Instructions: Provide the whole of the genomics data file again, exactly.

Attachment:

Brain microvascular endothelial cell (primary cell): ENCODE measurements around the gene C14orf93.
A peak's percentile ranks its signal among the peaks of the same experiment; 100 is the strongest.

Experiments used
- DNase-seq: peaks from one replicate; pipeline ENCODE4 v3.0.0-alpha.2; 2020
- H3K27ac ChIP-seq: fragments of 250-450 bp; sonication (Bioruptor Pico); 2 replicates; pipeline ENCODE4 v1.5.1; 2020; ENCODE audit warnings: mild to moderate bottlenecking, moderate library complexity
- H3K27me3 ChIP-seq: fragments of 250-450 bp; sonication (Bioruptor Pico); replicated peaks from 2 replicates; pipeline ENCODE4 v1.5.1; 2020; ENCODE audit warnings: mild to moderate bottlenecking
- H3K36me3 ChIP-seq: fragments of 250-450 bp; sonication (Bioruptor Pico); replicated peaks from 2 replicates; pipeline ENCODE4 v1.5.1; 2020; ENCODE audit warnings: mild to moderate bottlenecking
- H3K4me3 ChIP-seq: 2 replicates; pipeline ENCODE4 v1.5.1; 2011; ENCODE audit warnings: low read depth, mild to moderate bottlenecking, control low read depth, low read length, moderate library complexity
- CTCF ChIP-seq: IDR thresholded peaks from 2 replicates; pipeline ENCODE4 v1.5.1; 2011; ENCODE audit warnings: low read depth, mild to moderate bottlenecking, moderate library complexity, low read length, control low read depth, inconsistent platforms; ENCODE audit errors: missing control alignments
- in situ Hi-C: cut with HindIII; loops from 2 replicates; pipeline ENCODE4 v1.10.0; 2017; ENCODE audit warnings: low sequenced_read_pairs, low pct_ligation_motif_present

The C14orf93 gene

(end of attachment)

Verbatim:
Brain microvascular endothelial cell (primary cell): ENCODE measurements around the gene C14orf93.
A peak's percentile ranks its signal among the peaks of the same experiment; 100 is the strongest.

Experiments used
- DNase-seq: peaks from one replicate; pipeline ENCODE4 v3.0.0-alpha.2; 2020
- H3K27ac ChIP-seq: fragments of 250-450 bp; sonication (Bioruptor Pico); 2 replicates; pipeline ENCODE4 v1.5.1; 2020; ENCODE audit warnings: mild to moderate bottlenecking, moderate library complexity
- H3K27me3 ChIP-seq: fragments of 250-450 bp; sonication (Bioruptor Pico); replicated peaks from 2 replicates; pipeline ENCODE4 v1.5.1; 2020; ENCODE audit warnings: mild to moderate bottlenecking
- H3K36me3 ChIP-seq: fragments of 250-450 bp; sonication (Bioruptor Pico); replicated peaks from 2 replicates; pipeline ENCODE4 v1.5.1; 2020; ENCODE audit warnings: mild to moderate bottlenecking
- H3K4me3 ChIP-seq: 2 replicates; pipeline ENCODE4 v1.5.1; 2011; ENCODE audit warnings: low read depth, mild to moderate bottlenecking, control low read depth, low read length, moderate library complexity
- CTCF ChIP-seq: IDR thresholded peaks from 2 replicates; pipeline ENCODE4 v1.5.1; 2011; ENCODE audit warnings: low read depth, mild to moderate bottlenecking, moderate library complexity, low read length, control low read depth, inconsistent platforms; ENCODE audit errors: missing control alignments
- in situ Hi-C: cut with HindIII; loops from 2 replicates; pipeline ENCODE4 v1.10.0; 2017; ENCODE audit warnings: low sequenced_read_pairs, low pct_ligation_motif_present

The C14orf93 gene